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Tech Programmes Empower the Philippines’ Education Sector

Valenzuela City, Philippines’ local government signed a memorandum of agreement with an international business machines and technology corporation to ensure a career-ready future for students in the city.

The city government committed to provide funds and materials to support students through the tech company’s Pathways in Technology Early College High Schools (P-TECH) programme. It also targets to bring partners in local industries on board, ensuring employment for its younger population.

The city mayor said the partnership would strengthen the city government’s existing programmes on education, particularly on emerging technology learning. He said that the P-TECH programme is strongly aligned with their Education 360 Degrees Investment Programme, which aims to deliver holistic quality and inclusive education to citizens.

The tech company will provide technical assistance to the city government’s P-TECH Model involving Skills Mapping, Work-Based Learning, Mentoring, and Internships. It will also launch a free online learning platform, called Open P-TECH, for students and teachers.

The city government is looking forward to how this programme will help ignite the youth’s interest in STEM (science, technology, engineering, and mathematics) and improve their local education system’s capacities to produce the much-needed, job-ready talents required by industries, added the mayor.

The programme will cover students from Grades 11 to 14 and help the graduating students get an advanced level national certification from the Technical Vocational Education and Training (TVET) for free. It also targets to support students with an associate degree in college across in-demand jobs, such as Advanced Manufacturing, Packaging, Electronics, Automotive, or HVAC (heating, ventilation, and air conditioning) industries.

According to the tech company, working within the industry while learning helps students gain early exposure and credentials to be competitive in STEM and new-collar careers, which are some of the fastest-growing fields in technology requiring more than a high school diploma but not necessarily a university degree.

To date, the P-TECH model can be found in more than 266 schools in 28 countries. More than 600 businesses in technology, health care, advanced manufacturing, and other industries across the world are participating as P-TECH industry partners.

The city government added that the P-TECH programme would complement the objective of Valenzuela’s Senior High School-to-College-to-Industry Programme to increase the pool of skilled talents in STEM.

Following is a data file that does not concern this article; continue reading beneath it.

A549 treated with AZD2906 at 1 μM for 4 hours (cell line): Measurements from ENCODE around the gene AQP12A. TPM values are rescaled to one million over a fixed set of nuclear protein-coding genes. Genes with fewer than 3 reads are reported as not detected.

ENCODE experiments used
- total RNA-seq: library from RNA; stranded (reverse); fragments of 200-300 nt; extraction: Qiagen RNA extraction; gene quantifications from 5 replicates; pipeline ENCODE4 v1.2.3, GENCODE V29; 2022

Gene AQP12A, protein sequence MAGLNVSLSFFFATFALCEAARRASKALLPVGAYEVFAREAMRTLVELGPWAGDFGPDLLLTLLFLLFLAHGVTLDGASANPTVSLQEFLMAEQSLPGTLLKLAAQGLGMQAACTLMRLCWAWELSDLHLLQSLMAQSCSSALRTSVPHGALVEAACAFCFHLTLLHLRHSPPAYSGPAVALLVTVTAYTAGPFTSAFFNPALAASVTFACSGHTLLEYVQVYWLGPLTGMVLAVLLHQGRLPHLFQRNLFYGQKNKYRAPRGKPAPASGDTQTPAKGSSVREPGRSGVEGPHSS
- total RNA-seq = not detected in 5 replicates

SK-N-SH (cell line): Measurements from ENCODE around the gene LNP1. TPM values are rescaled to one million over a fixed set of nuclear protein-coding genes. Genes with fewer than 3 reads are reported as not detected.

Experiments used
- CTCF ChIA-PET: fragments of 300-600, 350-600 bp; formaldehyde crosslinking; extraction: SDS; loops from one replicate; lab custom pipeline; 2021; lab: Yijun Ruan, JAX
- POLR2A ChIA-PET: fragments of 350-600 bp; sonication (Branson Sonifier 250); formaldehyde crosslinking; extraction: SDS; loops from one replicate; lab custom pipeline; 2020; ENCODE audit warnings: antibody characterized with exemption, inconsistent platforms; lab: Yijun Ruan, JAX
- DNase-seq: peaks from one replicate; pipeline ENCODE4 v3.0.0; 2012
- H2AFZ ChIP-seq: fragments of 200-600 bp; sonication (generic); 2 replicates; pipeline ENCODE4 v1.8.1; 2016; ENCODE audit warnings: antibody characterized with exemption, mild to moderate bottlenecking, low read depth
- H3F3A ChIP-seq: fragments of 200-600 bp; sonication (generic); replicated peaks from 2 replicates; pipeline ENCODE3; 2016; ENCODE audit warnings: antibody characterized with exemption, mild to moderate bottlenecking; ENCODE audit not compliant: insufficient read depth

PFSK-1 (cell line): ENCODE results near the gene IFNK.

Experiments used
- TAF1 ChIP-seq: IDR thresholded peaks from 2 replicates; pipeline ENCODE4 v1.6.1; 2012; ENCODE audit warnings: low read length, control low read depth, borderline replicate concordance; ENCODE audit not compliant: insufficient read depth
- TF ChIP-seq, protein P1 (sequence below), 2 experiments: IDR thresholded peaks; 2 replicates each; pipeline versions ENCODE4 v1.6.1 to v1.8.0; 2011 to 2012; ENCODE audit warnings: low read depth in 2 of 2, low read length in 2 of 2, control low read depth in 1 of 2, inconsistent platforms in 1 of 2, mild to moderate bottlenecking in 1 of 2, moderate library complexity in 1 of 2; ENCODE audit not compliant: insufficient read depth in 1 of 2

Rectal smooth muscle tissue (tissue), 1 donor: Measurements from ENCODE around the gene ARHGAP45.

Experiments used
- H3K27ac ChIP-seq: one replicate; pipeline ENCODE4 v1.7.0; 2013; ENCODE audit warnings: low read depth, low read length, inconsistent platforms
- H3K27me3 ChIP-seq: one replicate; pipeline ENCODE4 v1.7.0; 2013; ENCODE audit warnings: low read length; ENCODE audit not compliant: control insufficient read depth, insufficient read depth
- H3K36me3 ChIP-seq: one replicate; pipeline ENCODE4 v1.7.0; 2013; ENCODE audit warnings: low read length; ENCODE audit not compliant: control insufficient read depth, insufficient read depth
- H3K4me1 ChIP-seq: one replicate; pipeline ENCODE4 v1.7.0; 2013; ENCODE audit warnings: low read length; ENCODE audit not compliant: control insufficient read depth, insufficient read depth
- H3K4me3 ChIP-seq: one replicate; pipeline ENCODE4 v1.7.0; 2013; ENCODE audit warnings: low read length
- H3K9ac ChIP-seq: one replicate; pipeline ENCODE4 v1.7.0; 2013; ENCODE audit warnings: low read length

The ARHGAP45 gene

As reported by OpenGov Asia, The Philippines’ Department of Education (DepEd) announced that the agency is currently harnessing different technology-based projects as part of education’s new normal that is caused by the COVID-19 pandemic.

Speaking during the first Asia Pacific Public Sector Digital Summit, the agency’s undersecretary underscored the government’s initiatives to ensure learning continuity amid the pandemic, including DepEd TV, DepEd Commons, and DepEd Radio. If there are no face-to-face classes, then the education department must devise all means to reach out to learners and to bring basic education to them, said the agency.

The DepEd intends to master distance learning, making all the necessary improvements and perfecting its processes for the DepEd Commons, DepEd TV, DepEd Radio, the DepEd Learning Management System, the DepEd Mobile App, and others, the agency added.

The education department’s undersecretary also hinted at a future DepEd project, which aims to update and pattern DepEd TV after streaming services to allow learners to study their learning materials at their own pace. Those who need more time and repetition can easily review and go back to all the lessons, while those who learn at a faster pace can access new lessons and other lessons outside of their grade levels, he said.

Meanwhile, in terms of re-imagining education in the new normal, the DepEd shared that they are advocates for the continuation of online and broadcast learning platforms post-pandemic since classroom shortage remains an issue in the country. With that kind of interface, the country’s education curriculum can adapt to the needs of the entire nation and even the world. Then, basic education becomes relevant and liberating for it serves what the nation needs and what the world needs.

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